The stigma surrounding mental health has long been a barrier to meaningful conversations about the diagnosis and treatment of mental illness. But because of gender stereotypes, it’s even harder for men to talk about their mental and emotional health. From an early age, most men get taught that being masculine or a “real man” means not showing weakness. The result is generations of men who are embarrassed to display emotions such as sadness, insecurity, and fear.
About six out of 100 people will have post-traumatic stress disorder (PTSD) at some point of their lives, according to the National Center for PTSD; this means that in a given year, 12 million adults in the U.S. may be suffering symptoms of PTSD. Because trauma can happen at any age, children and teens can also have PTSD. Each year, the U.S. child protection services receive three million reports of traumatic events affecting children, including violent crimes, disasters, and abuse.
May is Mental Health Awareness Month, a time when we should increase awareness of the importance of our emotional, psychological, and social well-being. By engaging in more conversations about mental health, we can battle the stigma and prejudice keeping people with mental illness from seeking the help they need. Here are some ways you can help your mental health this month and onwards:
Substance Abuse and Mental Health Services Administration (SAMHSA) kicks off National Prevention Week from May 8th to May 14th, 2022 this year and we are excited to be participating. SAMHSA will be delivering interactive activities virtually through its public education platform. Let’s join the communities and organizations that raise awareness of the importance of substance use prevention and positive mental health. We all have a role!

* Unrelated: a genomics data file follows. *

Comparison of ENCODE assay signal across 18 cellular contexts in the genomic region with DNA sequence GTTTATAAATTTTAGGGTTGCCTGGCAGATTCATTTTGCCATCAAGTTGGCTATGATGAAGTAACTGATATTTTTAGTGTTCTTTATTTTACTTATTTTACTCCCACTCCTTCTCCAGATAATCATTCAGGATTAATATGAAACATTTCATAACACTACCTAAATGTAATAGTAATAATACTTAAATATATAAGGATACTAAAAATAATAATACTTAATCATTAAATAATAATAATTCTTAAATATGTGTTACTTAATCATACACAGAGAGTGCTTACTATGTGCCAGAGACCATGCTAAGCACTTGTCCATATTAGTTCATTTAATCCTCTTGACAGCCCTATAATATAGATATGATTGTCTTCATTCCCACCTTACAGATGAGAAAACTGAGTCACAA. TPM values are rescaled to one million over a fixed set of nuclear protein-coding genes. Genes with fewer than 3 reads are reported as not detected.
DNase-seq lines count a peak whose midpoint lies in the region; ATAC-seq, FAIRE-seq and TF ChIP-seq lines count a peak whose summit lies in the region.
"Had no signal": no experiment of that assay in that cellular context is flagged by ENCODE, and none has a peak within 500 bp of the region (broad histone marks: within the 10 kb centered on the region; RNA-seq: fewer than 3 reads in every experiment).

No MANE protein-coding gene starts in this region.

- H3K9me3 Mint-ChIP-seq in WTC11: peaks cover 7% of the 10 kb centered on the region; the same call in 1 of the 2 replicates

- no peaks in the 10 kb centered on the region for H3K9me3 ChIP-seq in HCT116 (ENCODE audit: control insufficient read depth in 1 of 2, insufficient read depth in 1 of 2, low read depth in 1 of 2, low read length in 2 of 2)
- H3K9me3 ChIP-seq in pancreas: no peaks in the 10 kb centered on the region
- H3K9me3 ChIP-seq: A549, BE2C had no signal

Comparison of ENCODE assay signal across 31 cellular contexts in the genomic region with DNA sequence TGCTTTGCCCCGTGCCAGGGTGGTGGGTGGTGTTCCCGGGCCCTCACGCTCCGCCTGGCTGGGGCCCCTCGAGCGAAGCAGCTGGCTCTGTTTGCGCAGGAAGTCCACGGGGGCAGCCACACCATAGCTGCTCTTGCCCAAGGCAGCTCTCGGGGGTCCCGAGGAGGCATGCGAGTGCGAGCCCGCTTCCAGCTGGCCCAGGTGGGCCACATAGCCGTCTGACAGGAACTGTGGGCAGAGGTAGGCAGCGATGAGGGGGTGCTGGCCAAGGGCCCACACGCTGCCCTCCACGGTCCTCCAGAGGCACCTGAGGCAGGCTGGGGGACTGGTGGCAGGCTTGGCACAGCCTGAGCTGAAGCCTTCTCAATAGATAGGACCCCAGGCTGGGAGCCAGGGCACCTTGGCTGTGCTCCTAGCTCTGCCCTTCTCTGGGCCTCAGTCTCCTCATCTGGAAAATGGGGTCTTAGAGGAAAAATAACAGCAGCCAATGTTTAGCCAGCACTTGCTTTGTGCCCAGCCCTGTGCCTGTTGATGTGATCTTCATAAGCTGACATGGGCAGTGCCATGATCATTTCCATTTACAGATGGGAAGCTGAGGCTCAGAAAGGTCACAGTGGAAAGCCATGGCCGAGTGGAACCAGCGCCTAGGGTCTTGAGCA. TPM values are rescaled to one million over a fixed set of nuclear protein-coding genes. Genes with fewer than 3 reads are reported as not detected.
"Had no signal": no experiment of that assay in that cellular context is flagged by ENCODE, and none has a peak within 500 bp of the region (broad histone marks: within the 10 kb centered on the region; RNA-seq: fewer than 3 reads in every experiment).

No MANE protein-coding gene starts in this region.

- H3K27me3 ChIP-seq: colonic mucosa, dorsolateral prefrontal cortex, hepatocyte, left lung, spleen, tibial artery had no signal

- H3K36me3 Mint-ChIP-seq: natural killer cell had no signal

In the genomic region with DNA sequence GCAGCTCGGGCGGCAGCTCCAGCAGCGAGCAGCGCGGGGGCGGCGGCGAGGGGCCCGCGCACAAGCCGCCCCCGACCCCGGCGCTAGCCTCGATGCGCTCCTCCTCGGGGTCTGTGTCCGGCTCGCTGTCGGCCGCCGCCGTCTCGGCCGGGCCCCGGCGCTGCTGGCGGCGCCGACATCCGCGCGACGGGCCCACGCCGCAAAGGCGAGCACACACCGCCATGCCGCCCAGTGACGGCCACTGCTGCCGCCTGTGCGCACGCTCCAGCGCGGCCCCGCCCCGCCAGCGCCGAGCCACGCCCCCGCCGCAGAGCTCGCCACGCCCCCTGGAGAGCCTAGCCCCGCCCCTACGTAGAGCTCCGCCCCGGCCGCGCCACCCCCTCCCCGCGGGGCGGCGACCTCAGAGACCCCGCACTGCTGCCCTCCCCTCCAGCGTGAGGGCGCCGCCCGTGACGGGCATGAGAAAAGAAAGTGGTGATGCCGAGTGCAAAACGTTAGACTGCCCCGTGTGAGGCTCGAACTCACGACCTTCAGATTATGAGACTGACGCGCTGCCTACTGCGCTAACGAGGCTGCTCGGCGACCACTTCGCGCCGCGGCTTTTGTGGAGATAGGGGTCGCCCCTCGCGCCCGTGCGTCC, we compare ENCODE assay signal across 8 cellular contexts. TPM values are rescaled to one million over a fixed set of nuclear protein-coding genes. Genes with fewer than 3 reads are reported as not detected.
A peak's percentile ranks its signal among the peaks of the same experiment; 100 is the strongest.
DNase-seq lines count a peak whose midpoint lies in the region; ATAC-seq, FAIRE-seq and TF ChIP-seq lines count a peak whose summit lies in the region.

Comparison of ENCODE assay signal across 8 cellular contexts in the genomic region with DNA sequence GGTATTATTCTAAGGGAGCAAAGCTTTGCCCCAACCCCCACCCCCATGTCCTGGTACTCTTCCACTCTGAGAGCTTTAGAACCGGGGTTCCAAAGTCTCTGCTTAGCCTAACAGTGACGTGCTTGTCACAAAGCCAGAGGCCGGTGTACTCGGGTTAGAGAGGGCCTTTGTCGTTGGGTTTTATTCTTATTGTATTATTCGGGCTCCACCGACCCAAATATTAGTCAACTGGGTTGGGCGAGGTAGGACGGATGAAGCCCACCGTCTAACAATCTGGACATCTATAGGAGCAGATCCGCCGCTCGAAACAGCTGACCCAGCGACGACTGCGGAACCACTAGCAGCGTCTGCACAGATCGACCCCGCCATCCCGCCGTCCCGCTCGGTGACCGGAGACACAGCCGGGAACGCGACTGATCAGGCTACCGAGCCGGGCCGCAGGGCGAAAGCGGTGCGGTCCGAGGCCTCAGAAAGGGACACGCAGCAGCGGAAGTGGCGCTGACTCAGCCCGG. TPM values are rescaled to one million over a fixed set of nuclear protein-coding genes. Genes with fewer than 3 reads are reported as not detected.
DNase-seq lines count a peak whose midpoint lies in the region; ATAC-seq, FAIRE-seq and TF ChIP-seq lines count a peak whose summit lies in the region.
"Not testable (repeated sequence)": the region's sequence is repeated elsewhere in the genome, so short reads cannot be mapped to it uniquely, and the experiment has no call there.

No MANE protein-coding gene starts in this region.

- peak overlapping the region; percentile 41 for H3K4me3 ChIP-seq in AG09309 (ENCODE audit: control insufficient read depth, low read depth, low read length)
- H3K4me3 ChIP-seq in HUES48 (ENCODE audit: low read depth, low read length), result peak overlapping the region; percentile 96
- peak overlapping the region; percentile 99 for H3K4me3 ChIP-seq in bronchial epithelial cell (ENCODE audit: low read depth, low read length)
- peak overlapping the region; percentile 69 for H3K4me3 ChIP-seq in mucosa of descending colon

May 7th is National Children’s Mental Health Awareness Day- a day focused on the importance of supporting every child’s mental, emotional, and behavioral well-being. ADHD, anxiety, behavioral problems, and depression are the most diagnosed mental disorders in the U.S. among children, with some of these commonly occurring together.
Not all survivors of sexual assault react the same way. There are many emotional, physical, and behavioral responses to these crimes. Therapy has been proven one of the most effective approaches to sexual assault trauma. Through therapy, survivors can reduce PTSD symptoms and psychological distress. A therapist may also help you identify triggers and positive coping strategies.
When children are born, parents aren’t immediately equipped with the skills and experience they’ll need to help their kids with all of life’s problems. It‘s a learning process and while parenting classes and advice from friends and family can help some, problems can be so challenging that parents need the support of trained professionals to guide them to what is best for the health, wellbeing, and treatment of their child.
Alcohol counseling is crucial in your journey towards an alcohol-free life. The goal of counseling is to equip you with the right attitude and confidence to resist the urge to drink and cope with the negative emotions you may feel.A counselor provides you with guidance and emotional support by understanding your history and unique recovery process.
According to AddictionCenter.com, an estimated 20-30% of the LGBTQ+ community abuse substances. Substance abuse is prevalent among members of the LGBTQ (Lesbian, Gay, Bisexual, Transgender, and Queer) community because of the social stigma and challenges they face in achieving fair and equal treatment.